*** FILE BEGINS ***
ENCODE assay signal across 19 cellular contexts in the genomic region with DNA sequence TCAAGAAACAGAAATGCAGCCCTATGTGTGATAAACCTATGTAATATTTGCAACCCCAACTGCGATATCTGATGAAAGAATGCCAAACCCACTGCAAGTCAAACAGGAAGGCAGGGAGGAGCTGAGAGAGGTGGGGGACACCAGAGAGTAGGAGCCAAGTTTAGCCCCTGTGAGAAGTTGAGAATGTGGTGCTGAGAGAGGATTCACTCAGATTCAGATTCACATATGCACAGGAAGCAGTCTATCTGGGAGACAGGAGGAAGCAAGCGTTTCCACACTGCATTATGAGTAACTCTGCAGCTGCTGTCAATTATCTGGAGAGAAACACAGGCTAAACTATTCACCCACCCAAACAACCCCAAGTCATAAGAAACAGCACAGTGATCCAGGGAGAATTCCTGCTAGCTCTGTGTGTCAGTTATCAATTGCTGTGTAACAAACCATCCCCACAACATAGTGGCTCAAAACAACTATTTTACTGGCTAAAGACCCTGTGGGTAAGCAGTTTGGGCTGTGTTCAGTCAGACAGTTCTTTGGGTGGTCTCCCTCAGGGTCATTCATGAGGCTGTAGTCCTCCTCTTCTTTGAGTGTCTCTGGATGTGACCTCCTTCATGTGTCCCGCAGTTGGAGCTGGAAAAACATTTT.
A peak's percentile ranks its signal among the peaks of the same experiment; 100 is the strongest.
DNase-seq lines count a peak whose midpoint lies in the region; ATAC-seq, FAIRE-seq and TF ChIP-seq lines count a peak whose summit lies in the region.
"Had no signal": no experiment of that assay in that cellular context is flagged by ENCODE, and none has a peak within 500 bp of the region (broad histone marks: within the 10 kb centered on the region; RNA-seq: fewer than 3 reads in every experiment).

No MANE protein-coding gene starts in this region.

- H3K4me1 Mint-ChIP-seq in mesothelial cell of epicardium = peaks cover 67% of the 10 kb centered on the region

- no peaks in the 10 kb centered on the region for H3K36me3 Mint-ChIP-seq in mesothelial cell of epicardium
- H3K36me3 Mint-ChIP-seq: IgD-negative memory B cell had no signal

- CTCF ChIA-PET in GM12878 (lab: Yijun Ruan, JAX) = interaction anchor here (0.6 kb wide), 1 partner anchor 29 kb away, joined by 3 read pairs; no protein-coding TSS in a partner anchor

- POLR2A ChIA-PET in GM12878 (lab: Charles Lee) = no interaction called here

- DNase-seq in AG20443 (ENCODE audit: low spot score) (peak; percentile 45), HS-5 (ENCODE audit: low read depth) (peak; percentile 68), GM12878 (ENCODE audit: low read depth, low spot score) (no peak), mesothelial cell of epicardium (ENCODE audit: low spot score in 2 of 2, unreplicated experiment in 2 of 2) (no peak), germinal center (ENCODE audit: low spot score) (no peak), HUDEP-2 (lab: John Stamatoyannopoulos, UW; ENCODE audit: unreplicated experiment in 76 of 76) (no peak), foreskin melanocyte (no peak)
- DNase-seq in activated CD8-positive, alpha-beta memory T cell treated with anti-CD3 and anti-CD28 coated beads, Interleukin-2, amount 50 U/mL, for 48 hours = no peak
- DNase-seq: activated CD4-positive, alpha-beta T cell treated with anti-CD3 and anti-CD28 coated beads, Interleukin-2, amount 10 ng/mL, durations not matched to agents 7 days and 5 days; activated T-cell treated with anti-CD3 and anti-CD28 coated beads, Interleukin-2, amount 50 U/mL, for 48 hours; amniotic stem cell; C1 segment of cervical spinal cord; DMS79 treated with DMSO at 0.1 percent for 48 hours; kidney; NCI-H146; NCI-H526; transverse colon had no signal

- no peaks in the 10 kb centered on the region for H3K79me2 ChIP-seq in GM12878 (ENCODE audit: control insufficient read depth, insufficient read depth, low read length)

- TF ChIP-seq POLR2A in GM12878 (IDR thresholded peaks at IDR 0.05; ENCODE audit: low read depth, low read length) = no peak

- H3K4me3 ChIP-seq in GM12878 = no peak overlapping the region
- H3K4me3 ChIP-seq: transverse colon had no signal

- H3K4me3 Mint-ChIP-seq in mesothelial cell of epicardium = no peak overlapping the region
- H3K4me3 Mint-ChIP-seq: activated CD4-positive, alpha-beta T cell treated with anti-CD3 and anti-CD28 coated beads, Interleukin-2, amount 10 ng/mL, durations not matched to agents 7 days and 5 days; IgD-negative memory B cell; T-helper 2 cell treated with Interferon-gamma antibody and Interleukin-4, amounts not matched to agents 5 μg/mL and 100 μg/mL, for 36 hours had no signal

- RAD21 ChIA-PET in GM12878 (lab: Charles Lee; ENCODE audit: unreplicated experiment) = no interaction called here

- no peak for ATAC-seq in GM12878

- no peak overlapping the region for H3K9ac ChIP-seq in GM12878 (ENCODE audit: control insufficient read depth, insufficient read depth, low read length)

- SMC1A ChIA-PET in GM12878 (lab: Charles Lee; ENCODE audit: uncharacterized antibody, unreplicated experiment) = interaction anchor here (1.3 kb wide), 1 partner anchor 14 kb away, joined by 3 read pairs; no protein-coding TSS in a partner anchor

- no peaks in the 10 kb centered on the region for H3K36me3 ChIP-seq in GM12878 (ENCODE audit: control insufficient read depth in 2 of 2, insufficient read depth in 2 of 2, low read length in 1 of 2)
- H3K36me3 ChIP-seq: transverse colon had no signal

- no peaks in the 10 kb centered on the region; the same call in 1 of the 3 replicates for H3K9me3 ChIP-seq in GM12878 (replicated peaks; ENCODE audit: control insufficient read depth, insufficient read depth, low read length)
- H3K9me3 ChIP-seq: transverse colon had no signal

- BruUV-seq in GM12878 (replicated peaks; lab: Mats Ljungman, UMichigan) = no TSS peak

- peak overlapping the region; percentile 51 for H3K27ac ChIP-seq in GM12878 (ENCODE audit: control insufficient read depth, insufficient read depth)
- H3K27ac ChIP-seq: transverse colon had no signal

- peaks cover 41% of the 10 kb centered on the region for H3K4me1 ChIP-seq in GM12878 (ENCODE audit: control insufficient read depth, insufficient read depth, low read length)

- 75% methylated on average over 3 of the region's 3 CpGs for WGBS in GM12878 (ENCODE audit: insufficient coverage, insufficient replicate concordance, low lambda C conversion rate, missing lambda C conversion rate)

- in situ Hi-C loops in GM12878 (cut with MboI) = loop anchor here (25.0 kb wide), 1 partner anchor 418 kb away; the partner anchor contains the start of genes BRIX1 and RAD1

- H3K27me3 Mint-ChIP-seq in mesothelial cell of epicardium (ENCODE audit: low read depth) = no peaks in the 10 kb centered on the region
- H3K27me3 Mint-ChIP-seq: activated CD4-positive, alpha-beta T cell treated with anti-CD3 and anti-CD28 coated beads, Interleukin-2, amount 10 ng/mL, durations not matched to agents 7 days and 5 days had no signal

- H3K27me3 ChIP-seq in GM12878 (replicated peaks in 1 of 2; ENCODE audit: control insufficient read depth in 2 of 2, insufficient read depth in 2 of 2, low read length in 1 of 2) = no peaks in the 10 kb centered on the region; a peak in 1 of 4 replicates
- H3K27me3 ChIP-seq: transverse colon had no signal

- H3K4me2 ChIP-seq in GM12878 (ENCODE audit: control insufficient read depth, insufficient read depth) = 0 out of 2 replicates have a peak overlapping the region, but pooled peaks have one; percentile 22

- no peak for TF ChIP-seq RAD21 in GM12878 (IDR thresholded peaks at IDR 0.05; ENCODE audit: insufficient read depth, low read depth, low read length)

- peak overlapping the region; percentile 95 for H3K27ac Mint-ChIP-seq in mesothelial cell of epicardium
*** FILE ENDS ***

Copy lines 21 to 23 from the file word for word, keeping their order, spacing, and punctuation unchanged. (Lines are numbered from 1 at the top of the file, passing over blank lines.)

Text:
- no peak for ATAC-seq in GM12878

- no peak overlapping the region for H3K9ac ChIP-seq in GM12878 (ENCODE audit: control insufficient read depth, insufficient read depth, low read length)

- SMC1A ChIA-PET in GM12878 (lab: Charles Lee; ENCODE audit: uncharacterized antibody, unreplicated experiment) = interaction anchor here (1.3 kb wide), 1 partner anchor 14 kb away, joined by 3 read pairs; no protein-coding TSS in a partner anchor